node at (1,4) {}
node at (6,1) {};
\end{tikzpicture}
\end{document}


## Code (plot)

\documentclass[tikz,border=2mm]{standalone}

\usepackage{tkz-fct}

\tikzset{
pline/.style={% plot line
every plot/.style={
mark=x,
mark options={
gray,
thick,
},
mark size=4pt,
},
very thick,
black,
},
}

\begin{document}
\begin{tikzpicture}
\tkzInit [xmin=0,xmax=21,ymin=0,ymax=7]
\tkzGrid[color = gray!30!white]
\tkzAxeXY[font=\scriptsize]
\draw[pline] plot coordinates {(1,4) (6,1)}
plot coordinates {(2,1) (5,4)}
plot coordinates {(3,1) (6,4)}
plot coordinates {(4,1) (8,5)}
plot coordinates {(3,4) (9,3)}
plot coordinates {(7,2) (9,3)}
plot coordinates {(6,7) (9,1)};

\draw[pline] plot coordinates {(11,1) (16,5)}
plot coordinates {(13,2) (14,2)}
plot coordinates {(14,1) (14,2)}
plot coordinates {(14,3) (15,2)}
plot coordinates {(15,4) (15,3)}
plot coordinates {(13,4) (13,3)};

\draw[pline] plot coordinates {(17,3) (21,3)}
plot coordinates {(19,1) (19,5)};
\end{tikzpicture}
\end{document}


## Output (plot)

-

A different idea, define a new arrow shape named for example X (thanks to Qrrbrbirlbel to note that \pgarrowrightextend{0pt} was neccessary):

\documentclass{article}
\usepackage{tikz}
\makeatletter
\pgfarrowsdeclare{X}{X}
{
\pgfutil@tempdima=0.3pt%
\pgfarrowsleftextend{+-\pgfutil@tempdimb}
\pgfarrowsrightextend{0pt}
}
{
\pgfutil@tempdima=0.3pt%
\pgfsetdash{}{+0pt}
\pgfsetroundcap
\pgfsetmiterjoin
\pgfpathmoveto{\pgfqpoint{-5.5\pgfutil@tempdima}{-6\pgfutil@tempdima}}
\pgfpathlineto{\pgfqpoint{5.5\pgfutil@tempdima}{6\pgfutil@tempdima}}
\pgfpathmoveto{\pgfqpoint{-5.5\pgfutil@tempdima}{6\pgfutil@tempdima}}
\pgfpathlineto{\pgfqpoint{5.5\pgfutil@tempdima}{-6\pgfutil@tempdima}}
\pgfusepathqstroke
}
\makeatother

\begin{document}
\tikz{
\draw[X-X] (0,0) -- (2,1);
\draw[X-X] (0,2) -- (1,0);
}
\end{document}


Using arrow shapes instead of node shapes makes the X to be rotated according with the slope of the line drawn. This can be an advantage or a problem, depending on what do you want.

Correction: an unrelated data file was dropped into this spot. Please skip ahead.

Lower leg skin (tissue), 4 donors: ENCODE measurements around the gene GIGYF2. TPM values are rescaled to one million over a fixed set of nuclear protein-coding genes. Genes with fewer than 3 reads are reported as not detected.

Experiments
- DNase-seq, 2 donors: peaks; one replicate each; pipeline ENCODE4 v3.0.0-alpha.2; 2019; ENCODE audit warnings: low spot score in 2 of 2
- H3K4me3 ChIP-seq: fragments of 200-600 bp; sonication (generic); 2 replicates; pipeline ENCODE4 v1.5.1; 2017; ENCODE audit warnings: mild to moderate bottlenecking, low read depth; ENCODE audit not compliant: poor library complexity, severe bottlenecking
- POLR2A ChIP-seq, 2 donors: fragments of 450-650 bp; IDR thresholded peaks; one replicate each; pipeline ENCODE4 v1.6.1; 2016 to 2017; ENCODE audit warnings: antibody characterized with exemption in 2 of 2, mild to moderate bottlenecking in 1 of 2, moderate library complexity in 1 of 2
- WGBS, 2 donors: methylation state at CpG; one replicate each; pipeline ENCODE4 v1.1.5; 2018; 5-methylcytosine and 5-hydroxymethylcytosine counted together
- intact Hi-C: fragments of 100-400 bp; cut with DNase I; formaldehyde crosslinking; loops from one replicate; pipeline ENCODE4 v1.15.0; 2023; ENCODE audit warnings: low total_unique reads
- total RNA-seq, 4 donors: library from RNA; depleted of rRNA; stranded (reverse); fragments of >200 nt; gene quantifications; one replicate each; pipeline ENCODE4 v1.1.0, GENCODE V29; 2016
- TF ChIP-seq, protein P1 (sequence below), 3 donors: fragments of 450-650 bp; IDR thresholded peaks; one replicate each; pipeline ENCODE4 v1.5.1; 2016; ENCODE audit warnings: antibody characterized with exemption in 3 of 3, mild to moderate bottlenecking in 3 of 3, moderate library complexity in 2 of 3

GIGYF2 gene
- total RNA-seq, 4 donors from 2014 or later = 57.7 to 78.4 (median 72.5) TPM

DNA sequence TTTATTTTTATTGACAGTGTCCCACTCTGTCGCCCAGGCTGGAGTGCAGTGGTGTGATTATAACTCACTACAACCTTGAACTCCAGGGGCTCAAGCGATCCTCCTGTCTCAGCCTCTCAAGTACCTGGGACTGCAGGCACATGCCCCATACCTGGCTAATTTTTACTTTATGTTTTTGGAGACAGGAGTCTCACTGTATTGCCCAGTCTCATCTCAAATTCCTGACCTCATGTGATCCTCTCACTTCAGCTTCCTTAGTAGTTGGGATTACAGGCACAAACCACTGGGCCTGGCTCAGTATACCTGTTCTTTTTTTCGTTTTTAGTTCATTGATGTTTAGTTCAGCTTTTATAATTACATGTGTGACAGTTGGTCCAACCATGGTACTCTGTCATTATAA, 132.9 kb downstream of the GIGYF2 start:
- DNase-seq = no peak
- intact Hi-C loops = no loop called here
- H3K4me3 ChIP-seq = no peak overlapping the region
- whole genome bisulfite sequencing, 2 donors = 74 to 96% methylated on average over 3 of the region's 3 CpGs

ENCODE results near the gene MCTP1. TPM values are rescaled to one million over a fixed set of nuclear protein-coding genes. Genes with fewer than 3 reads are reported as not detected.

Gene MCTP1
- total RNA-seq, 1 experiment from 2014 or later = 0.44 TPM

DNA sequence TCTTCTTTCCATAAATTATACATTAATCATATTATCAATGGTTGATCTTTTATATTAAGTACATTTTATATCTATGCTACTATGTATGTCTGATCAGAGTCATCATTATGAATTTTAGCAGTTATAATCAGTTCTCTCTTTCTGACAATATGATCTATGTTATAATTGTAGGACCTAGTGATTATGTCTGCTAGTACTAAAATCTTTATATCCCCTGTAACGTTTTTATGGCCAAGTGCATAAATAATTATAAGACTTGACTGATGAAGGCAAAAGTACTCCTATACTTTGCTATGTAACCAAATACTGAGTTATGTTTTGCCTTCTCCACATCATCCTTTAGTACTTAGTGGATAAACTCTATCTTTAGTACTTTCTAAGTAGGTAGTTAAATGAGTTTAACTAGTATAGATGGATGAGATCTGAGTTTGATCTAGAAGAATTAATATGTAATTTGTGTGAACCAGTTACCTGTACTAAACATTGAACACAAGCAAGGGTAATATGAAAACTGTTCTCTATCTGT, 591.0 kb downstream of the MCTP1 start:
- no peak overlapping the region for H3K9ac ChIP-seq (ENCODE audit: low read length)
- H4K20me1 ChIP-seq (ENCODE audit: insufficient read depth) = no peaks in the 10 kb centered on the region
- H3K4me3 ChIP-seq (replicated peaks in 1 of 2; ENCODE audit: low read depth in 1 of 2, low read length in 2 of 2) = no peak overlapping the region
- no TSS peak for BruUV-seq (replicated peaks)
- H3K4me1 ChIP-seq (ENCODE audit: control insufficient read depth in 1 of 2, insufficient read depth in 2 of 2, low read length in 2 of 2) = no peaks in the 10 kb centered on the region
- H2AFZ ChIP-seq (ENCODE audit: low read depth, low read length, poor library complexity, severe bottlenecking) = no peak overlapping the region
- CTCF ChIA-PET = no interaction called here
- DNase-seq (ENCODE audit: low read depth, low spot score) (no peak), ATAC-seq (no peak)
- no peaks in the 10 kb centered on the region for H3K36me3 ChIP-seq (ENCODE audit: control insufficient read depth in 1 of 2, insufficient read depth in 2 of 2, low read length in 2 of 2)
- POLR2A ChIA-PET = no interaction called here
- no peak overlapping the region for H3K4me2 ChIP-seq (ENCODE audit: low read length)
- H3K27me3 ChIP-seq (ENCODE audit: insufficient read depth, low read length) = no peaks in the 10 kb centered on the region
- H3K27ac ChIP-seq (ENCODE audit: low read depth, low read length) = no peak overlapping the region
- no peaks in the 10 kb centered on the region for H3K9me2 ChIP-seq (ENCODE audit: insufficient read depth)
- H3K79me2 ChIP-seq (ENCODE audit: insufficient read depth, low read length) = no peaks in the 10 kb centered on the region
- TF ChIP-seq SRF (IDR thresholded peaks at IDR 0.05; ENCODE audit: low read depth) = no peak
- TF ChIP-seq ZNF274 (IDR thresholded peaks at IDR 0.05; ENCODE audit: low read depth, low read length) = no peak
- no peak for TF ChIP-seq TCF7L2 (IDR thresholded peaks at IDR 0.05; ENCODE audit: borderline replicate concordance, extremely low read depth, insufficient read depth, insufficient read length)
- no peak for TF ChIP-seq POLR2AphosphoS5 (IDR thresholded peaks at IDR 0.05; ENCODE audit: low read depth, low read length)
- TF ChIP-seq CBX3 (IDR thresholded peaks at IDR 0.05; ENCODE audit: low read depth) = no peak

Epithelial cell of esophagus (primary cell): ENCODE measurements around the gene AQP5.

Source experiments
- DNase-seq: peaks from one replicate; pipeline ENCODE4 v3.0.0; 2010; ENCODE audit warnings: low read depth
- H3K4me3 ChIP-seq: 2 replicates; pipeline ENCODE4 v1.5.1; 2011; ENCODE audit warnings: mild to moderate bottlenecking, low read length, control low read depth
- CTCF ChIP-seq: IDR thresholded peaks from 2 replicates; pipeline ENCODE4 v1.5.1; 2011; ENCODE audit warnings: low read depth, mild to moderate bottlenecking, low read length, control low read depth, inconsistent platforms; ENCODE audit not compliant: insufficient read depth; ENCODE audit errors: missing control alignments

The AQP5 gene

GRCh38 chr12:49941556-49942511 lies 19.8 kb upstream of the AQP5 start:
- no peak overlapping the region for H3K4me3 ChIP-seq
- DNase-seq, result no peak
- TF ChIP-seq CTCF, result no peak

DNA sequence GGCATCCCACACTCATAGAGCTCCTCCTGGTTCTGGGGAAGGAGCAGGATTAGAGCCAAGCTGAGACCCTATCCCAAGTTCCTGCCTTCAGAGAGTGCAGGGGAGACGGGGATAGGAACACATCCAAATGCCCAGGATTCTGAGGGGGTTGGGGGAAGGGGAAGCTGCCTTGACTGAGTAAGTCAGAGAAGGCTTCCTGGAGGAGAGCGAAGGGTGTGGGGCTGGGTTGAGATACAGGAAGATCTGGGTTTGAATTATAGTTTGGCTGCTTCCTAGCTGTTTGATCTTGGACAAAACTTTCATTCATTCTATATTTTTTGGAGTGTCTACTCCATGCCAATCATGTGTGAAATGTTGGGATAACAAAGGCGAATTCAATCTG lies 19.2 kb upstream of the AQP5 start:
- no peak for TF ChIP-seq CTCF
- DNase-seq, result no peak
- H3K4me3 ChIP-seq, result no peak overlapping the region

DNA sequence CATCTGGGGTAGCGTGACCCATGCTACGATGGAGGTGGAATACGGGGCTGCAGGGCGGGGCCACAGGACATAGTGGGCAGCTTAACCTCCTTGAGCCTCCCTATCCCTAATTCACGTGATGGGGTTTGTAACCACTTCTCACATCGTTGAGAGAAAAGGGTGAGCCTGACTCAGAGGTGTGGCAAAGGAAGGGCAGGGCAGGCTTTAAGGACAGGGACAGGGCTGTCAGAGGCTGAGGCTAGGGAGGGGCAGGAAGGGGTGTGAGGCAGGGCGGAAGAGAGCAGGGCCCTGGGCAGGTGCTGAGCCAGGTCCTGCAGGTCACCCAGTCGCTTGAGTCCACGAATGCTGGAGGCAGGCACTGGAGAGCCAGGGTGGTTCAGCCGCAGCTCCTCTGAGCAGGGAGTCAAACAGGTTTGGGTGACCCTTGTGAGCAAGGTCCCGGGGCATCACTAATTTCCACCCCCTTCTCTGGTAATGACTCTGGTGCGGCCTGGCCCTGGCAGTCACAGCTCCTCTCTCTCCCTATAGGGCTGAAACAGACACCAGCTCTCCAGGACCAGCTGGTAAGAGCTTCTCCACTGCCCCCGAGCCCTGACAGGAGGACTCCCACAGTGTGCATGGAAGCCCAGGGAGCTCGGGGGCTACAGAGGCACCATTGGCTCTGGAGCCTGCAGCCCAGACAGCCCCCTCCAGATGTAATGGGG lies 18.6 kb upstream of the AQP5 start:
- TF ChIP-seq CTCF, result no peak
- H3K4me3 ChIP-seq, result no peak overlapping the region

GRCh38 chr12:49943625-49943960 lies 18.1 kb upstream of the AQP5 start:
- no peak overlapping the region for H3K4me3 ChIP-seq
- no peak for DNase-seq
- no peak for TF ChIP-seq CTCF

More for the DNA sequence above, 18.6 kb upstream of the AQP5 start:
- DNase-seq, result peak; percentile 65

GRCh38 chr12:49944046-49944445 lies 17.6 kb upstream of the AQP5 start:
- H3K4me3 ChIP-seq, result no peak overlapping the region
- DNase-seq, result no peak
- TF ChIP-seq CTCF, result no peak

# Update

A much simpler solution, using the same idea, is to combine two existing arrow tips, instead of defining a new one. The following code would produce exactly the same result than the one above (note this code was modified from its first version. Now it ensures that the X lies at the specified endpoints):

\documentclass{article}
\usepackage{tikz}
\usetikzlibrary{arrows}
\pgfarrowsdeclarecombine[-12*(0.3pt+.25\pgflinewidth)-\pgflinewidth]
{X}{X}{angle 90 reversed}{angle 90 reversed}{angle 90}{angle 90}

\begin{document}
\tikz{
\draw[X-X] (0,0) -- (2,1);
\draw[X-X] (0,2) -- (1,0);
}
\end{document}

-
The end of lines do not lie on the specified points. Test with \draw (0,0) grid (2,2);. \pgfarrowsrightextend{0pt} could solve this. The combine solution is even worse as it shortens the line of the “right extend” of angle 90 reversed. Also, why did you use 5.5 and 6 in the \pgfpath????to macros? A right-angled cross needs both factors to be equal. –  Qrrbrbirlbel Jan 5 '13 at 23:45
@Qrrbrbirlbel Thank you for detecting the bug. I edited the definition of the X arrow using \pgfarrowsrightextend{0pt} as you suggested, and it fixes it. I also changed the code for \pgfarrowsdeclarecombine so that it places the X at the given points too. –  JLDiaz Jan 6 '13 at 0:07

The input:

\documentclass[pstricks,border=12pt]{standalone}
\usepackage{pst-eucl}
\begin{document}
\begin{pspicture}[showgrid](4,3)
\pstGeonode[
PointName=none,
PointSymbol={x,none,x},
dotscale=2]
(0,0){A}
(1,3){B}
(4,1){C}
\psline(A)(B)(C)
\end{pspicture}
\end{document}


The output:

-
Why community wiki? I am unhappy :-( –  Harish Kumar Jan 5 '13 at 15:31
@HarishKumar: In order to avoid getting reputation points. :-) –  Please don't touch Jan 5 '13 at 15:32